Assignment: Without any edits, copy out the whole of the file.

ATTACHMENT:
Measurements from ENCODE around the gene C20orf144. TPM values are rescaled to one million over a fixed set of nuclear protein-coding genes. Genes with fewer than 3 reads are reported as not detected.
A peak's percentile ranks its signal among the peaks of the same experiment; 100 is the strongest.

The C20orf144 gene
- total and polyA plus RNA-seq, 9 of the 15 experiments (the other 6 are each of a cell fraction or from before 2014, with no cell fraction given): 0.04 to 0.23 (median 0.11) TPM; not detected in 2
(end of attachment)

Measurements from ENCODE around the gene C20orf144. TPM values are rescaled to one million over a fixed set of nuclear protein-coding genes. Genes with fewer than 3 reads are reported as not detected.
A peak's percentile ranks its signal among the peaks of the same experiment; 100 is the strongest.

The C20orf144 gene
- total and polyA plus RNA-seq, 9 of the 15 experiments (the other 6 are each of a cell fraction or from before 2014, with no cell fraction given): 0.04 to 0.23 (median 0.11) TPM; not detected in 2